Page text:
Trying to keep a roster of several hundred fighters in line has always been a difficult task, but UFC president Dana White made it seem easy, if a little ruthless at times. Things seem to have changed, though, following the $4 billion sale of the league. More and more fighters have been speaking out regarding pay and refusing to just accept whatever fight the company offers them.
Welterweight champ Tyron Woodley still hasn’t agreed to fight number one contender Stephen ‘Wonderboy’ Thompson, angling instead for superfight opponents like Georges St. Pierre or Nick Diaz. Anthony ‘Rumble’ Johnson also balked when White declared he might face Jon Jones next instead of Daniel Cormier. There’s also Conor McGregor refusing the UFC’s request to defend his featherweight belt. And now former middleweight champion Luke Rockhold is getting in on the defiance, albeit in his own unique way.
“I’m here (in New York) next week for fashion week,” he told Ariel Helwani on the MMA Hour radio show. “I‘ve got some big contracts that we are working up right now. I’m meeting some top brands and talking about some deals we can potentially jump into in that market, as far as modeling. I’m talking about getting paid. We’ll keep it under wraps. But we are talking top tier brands.”
That’s right, Luke is ready to take his pretty face out of the Octagon and onto a catwalk.
“I’m a fighter at heart, but I am here to get paid. If there is more potential there, I will take it. And we are talking big numbers. So I can laugh, let my body heal and wait until the time is right to come back when it makes sense.”
How did we get to a place where the top ranked fighter at middleweight can potentially make more money modeling than prize fighting? Rockhold is one of the better paid fighters on the roster as well, pulling $250,000 in his last loss to Michael Bisping. Your average MLB outfielder may make ten times that amount in a season, but models? Perhaps Rockhold is taking into account the money he saves by not having to run extensive training camps, and the value of not putting his body through the MMA meat grinder? However he’s calculated his math, he seems fully prepared to disappear into the world of male modeling until the UFC gives him a better deal.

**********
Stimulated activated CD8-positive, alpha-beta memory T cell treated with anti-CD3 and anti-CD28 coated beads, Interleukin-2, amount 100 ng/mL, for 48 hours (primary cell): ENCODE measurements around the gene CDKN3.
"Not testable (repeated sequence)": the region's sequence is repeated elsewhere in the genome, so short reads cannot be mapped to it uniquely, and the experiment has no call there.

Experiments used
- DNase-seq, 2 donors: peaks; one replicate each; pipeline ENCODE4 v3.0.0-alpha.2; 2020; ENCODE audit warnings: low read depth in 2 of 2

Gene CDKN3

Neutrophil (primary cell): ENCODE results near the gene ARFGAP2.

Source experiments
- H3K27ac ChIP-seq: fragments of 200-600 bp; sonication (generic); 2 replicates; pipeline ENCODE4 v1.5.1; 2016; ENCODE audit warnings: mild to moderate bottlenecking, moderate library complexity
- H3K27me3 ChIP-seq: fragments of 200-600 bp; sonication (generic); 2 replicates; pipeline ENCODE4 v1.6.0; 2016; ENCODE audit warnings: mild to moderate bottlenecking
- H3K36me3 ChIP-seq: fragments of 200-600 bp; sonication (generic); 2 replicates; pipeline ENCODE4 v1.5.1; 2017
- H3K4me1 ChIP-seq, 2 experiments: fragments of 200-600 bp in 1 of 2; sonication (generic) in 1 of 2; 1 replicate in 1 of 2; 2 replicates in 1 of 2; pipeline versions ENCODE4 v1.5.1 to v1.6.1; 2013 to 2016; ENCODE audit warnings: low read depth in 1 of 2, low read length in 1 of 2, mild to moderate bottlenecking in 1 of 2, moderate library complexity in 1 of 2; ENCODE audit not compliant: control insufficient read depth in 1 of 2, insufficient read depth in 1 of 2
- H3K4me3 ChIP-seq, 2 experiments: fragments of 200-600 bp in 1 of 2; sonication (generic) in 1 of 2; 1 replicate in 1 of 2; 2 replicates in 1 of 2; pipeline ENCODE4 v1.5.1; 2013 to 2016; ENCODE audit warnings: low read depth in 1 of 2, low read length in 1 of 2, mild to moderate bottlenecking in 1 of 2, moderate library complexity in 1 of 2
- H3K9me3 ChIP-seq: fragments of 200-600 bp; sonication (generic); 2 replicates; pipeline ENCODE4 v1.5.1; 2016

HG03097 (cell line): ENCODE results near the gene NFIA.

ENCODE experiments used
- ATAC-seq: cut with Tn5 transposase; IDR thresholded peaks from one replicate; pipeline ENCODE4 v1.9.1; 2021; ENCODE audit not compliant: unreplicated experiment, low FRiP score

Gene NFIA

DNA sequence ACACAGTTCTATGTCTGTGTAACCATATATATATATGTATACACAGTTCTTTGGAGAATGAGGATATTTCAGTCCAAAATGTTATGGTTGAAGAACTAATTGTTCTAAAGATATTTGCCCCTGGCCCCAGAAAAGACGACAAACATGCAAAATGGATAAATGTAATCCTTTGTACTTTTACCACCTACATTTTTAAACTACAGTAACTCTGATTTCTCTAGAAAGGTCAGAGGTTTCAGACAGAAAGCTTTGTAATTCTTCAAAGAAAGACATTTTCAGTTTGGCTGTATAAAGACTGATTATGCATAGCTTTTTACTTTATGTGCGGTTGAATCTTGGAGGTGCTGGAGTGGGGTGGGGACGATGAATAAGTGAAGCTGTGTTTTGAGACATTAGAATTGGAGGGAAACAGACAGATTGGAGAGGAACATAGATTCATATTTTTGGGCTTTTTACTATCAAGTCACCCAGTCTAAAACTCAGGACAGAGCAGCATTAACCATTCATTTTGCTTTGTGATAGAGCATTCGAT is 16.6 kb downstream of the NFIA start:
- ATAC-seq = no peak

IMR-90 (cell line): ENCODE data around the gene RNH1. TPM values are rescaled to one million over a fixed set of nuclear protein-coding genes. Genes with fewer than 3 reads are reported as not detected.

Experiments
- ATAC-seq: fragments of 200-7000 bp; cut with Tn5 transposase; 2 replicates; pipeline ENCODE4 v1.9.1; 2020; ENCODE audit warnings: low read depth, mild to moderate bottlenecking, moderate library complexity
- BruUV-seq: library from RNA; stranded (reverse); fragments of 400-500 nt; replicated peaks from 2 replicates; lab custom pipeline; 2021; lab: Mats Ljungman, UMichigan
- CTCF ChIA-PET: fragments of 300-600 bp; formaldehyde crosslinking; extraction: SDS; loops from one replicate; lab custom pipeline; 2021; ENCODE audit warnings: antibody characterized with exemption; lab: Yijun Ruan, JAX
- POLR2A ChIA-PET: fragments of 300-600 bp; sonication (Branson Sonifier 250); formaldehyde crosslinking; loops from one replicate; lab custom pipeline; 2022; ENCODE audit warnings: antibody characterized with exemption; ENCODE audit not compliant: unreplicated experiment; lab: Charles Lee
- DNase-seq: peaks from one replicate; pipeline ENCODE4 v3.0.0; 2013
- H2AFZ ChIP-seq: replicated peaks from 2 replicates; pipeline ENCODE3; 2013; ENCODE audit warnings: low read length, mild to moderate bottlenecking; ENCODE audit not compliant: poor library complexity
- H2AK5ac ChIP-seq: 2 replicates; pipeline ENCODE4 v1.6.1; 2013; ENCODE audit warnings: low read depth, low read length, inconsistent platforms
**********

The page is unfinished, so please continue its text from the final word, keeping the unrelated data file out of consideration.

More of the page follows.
“I have a good relationship with UFC, for sure,” he continued. “They are always going to try to … it’s business and they are going to try to make things to their advantage. They will try to take advantage of certain things and put you in a place and do what they can. It’s business and it’s how it is. But guess what? I got my own business on the side and I can stand my ground, too, and I can take some time off and make some money.”
There’s a good chance the UFC will simply leave Rockhold to his modeling ambitions and move on without him. That’s always been their plan of attack when a fighter tries to strong arm them for more money, and if Dana White is willing to call Georges St. Pierre washed up and done rather than renegotiate his contract, what chance does Luke have? But Rockhold is just the tip of what may be a Titanic sized iceberg. Between many top fighters making less than a million a year and union forces reaching out to lower level UFC fighters, a perfect storm may be brewing that could drastically change the amount of money flowing to the fighters. And it sounds like Luke is willing to wait on the sidelines until it does.